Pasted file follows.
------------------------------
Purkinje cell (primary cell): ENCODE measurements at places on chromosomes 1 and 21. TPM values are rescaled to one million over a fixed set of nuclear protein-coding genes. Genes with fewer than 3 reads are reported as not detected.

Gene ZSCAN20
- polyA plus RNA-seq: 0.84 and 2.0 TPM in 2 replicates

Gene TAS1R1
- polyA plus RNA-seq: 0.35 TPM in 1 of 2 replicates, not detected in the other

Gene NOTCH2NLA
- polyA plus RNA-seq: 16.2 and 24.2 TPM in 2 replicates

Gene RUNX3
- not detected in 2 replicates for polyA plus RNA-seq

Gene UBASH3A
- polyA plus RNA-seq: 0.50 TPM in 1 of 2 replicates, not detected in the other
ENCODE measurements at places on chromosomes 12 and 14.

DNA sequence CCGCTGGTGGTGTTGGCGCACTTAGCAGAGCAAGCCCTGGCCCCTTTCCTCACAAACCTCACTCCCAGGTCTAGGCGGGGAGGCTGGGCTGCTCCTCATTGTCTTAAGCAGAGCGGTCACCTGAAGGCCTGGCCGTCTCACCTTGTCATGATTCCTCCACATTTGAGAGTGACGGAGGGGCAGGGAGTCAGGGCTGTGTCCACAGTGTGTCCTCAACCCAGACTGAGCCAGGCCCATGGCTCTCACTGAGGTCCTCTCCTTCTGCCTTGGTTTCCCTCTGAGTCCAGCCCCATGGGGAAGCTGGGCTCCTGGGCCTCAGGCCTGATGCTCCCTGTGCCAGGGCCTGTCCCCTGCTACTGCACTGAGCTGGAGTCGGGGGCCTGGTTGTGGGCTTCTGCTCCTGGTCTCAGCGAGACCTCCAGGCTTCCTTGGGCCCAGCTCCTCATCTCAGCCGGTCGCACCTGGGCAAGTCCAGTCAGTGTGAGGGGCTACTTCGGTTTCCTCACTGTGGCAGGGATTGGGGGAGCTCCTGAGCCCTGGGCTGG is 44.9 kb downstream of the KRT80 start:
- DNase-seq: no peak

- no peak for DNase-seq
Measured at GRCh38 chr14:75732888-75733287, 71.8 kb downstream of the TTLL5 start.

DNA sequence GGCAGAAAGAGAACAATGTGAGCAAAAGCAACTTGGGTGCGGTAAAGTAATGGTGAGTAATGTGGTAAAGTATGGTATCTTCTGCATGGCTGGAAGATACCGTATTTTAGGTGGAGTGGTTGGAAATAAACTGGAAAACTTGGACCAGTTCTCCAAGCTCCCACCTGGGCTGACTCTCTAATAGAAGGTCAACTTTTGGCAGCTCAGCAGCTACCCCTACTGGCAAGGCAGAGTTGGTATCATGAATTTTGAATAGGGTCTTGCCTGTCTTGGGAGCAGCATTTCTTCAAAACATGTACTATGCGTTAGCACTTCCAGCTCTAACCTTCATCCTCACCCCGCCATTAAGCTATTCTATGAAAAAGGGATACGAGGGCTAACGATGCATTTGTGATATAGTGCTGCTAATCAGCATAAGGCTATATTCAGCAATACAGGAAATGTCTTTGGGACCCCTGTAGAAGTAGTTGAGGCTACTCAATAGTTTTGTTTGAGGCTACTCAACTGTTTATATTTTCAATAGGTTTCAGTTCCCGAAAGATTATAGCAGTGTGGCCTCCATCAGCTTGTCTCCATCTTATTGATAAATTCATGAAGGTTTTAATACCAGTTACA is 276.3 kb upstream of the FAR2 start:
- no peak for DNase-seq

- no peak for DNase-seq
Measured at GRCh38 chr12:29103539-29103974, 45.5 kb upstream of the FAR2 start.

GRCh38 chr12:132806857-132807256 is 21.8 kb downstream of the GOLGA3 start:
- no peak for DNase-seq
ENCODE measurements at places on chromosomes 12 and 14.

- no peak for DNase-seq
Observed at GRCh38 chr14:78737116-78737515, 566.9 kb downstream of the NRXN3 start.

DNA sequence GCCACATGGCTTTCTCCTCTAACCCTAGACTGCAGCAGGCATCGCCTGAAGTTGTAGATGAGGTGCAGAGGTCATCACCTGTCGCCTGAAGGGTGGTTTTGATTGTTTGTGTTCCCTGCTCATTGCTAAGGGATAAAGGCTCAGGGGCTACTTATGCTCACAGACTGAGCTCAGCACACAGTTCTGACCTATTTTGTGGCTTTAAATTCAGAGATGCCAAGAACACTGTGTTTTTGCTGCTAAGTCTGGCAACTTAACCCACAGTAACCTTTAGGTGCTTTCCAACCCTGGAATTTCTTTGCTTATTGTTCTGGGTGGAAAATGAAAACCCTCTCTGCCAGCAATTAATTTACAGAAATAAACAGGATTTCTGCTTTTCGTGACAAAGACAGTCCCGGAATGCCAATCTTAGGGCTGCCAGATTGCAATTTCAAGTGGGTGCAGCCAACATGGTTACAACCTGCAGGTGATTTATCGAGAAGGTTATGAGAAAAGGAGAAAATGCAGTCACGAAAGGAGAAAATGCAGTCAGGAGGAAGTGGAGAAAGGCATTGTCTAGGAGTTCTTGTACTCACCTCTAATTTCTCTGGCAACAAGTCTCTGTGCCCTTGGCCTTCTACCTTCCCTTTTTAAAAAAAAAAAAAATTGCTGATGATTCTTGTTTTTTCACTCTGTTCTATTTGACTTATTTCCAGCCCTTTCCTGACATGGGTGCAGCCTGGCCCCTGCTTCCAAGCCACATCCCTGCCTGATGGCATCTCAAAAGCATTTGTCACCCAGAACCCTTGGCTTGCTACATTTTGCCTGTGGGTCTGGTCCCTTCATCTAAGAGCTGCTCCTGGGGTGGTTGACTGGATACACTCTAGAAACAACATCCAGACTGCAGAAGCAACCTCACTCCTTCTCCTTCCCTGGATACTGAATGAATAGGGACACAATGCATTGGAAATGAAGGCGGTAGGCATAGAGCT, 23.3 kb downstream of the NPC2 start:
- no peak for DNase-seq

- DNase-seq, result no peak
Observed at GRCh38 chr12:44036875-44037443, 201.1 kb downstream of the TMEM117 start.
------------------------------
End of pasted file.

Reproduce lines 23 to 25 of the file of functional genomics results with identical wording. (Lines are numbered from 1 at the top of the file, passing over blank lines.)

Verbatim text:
ENCODE measurements at places on chromosomes 12 and 14.

- no peak for DNase-seq
Observed at GRCh38 chr14:78737116-78737515, 566.9 kb downstream of the NRXN3 start.